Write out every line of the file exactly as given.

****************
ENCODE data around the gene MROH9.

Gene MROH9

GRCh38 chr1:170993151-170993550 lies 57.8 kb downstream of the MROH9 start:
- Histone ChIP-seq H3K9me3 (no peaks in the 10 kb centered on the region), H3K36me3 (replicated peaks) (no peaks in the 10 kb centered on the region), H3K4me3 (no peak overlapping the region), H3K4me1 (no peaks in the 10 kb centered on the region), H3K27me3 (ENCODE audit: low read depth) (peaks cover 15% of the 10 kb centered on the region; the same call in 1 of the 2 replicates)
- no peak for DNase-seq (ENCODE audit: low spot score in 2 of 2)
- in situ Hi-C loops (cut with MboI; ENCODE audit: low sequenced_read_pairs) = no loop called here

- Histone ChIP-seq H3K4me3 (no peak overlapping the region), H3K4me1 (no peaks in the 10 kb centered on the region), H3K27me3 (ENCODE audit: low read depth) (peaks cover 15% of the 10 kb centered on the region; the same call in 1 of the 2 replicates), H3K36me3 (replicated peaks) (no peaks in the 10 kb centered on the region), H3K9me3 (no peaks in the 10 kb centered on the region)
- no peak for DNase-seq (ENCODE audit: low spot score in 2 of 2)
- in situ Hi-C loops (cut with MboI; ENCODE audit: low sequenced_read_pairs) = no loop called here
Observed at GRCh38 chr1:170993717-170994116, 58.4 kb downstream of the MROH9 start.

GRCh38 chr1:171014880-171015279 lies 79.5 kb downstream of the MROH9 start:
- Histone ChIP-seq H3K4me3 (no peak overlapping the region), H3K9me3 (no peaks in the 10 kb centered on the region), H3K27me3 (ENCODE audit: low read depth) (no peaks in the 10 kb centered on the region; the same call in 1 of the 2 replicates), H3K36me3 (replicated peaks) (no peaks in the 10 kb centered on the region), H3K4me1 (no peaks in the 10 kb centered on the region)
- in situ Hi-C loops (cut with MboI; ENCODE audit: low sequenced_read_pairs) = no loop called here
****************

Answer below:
ENCODE data around the gene MROH9.

Gene MROH9

GRCh38 chr1:170993151-170993550 lies 57.8 kb downstream of the MROH9 start:
- Histone ChIP-seq H3K9me3 (no peaks in the 10 kb centered on the region), H3K36me3 (replicated peaks) (no peaks in the 10 kb centered on the region), H3K4me3 (no peak overlapping the region), H3K4me1 (no peaks in the 10 kb centered on the region), H3K27me3 (ENCODE audit: low read depth) (peaks cover 15% of the 10 kb centered on the region; the same call in 1 of the 2 replicates)
- no peak for DNase-seq (ENCODE audit: low spot score in 2 of 2)
- in situ Hi-C loops (cut with MboI; ENCODE audit: low sequenced_read_pairs) = no loop called here

- Histone ChIP-seq H3K4me3 (no peak overlapping the region), H3K4me1 (no peaks in the 10 kb centered on the region), H3K27me3 (ENCODE audit: low read depth) (peaks cover 15% of the 10 kb centered on the region; the same call in 1 of the 2 replicates), H3K36me3 (replicated peaks) (no peaks in the 10 kb centered on the region), H3K9me3 (no peaks in the 10 kb centered on the region)
- no peak for DNase-seq (ENCODE audit: low spot score in 2 of 2)
- in situ Hi-C loops (cut with MboI; ENCODE audit: low sequenced_read_pairs) = no loop called here
Observed at GRCh38 chr1:170993717-170994116, 58.4 kb downstream of the MROH9 start.

GRCh38 chr1:171014880-171015279 lies 79.5 kb downstream of the MROH9 start:
- Histone ChIP-seq H3K4me3 (no peak overlapping the region), H3K9me3 (no peaks in the 10 kb centered on the region), H3K27me3 (ENCODE audit: low read depth) (no peaks in the 10 kb centered on the region; the same call in 1 of the 2 replicates), H3K36me3 (replicated peaks) (no peaks in the 10 kb centered on the region), H3K4me1 (no peaks in the 10 kb centered on the region)
- in situ Hi-C loops (cut with MboI; ENCODE audit: low sequenced_read_pairs) = no loop called here